I am on vacation this week, and I have few plans other than drowning myself in Golden Age detective fiction. This morning I thought I’d advance toward the revelation of the culprit in Harriet Rutland’s superb Knock, Murder, Knock!, but I fell asleep not once but twice as I tried to read. These naps were of the dreamless variety, so even my subconscious mind didn’t help me in revealing further details of the plot.
I’ve been digging into these Golden Age (1920’s-1930’s) narratives not so much for their well-crafted plots but for period details. I’m not sure why I’m finding these fictional worlds so comforting. This was a time when meritocracy ran a distant second to lucky accidents of birth, and I have no wish whatsoever for the world to revert back to its socioeconomic terms (e.g., heaven forbid that dressing up for dinner become a trend again). Maybe in these pages I am finding some constants of the human condition amid the relatively baroque decor and fashion. No matter how many layers of clothing we must wear, the heart still covets and the will within may fail, yet we adapt and survive. In these fictional worlds, there is the hangman’s noose awaiting those who cannot remake themselves in the face of life’s defeats.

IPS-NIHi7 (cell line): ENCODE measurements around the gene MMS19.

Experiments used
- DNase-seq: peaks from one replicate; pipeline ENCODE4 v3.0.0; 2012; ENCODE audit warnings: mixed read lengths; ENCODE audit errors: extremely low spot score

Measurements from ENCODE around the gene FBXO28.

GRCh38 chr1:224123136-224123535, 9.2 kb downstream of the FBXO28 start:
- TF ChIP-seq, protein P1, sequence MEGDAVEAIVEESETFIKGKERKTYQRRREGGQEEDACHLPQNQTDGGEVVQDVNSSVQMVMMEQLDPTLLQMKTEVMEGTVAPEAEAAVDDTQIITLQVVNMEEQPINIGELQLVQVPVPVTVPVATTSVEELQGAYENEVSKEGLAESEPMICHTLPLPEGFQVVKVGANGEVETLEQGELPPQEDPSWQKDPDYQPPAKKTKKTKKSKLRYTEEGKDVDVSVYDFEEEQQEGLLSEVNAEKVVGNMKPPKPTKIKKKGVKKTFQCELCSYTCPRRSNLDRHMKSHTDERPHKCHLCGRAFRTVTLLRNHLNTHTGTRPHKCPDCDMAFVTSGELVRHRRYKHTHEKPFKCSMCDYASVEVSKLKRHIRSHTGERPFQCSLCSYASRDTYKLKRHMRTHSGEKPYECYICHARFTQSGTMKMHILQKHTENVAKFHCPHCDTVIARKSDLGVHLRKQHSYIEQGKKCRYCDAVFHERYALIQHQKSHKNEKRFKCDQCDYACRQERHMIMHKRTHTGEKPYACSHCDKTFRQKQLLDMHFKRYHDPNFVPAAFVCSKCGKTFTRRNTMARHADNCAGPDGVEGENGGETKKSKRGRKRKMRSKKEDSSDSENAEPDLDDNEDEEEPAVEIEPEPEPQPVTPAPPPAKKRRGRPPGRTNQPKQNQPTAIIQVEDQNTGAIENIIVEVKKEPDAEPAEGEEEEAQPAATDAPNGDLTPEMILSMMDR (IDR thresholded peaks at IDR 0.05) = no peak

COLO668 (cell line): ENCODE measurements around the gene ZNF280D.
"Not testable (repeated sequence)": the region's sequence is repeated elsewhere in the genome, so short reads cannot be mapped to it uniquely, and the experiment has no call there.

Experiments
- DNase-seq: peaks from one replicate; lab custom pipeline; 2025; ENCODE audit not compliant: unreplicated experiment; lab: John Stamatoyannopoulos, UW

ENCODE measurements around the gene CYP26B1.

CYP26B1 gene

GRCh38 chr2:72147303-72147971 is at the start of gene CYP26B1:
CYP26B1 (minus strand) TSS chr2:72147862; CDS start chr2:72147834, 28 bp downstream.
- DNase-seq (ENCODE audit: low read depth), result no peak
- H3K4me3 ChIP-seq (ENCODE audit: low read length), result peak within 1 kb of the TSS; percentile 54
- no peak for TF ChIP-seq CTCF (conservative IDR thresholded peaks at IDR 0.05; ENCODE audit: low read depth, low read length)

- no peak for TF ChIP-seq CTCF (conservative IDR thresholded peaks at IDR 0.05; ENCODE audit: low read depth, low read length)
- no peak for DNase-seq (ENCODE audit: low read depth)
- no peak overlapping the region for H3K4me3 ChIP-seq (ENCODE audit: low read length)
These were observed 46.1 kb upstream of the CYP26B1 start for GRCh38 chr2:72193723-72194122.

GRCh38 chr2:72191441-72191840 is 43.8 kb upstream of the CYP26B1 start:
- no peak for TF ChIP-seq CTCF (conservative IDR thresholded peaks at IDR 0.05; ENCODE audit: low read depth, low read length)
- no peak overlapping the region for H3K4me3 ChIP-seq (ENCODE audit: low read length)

Onto the weather . . . another Alberta Clipper dropped a few inches of snow. Now that the snow has finished falling, the temperatures are drifting to zero degrees again. I tried shovelling some snow this morning, but early afternoon wind gusts undid my work. My husband ventured outside with the leaf blower to clear off some walking paths:
The dogs next door were out just long to do their duty and bark at us:
I think the hound on the right is asking me why I’m outside when my toilet, unlike his, is indoors.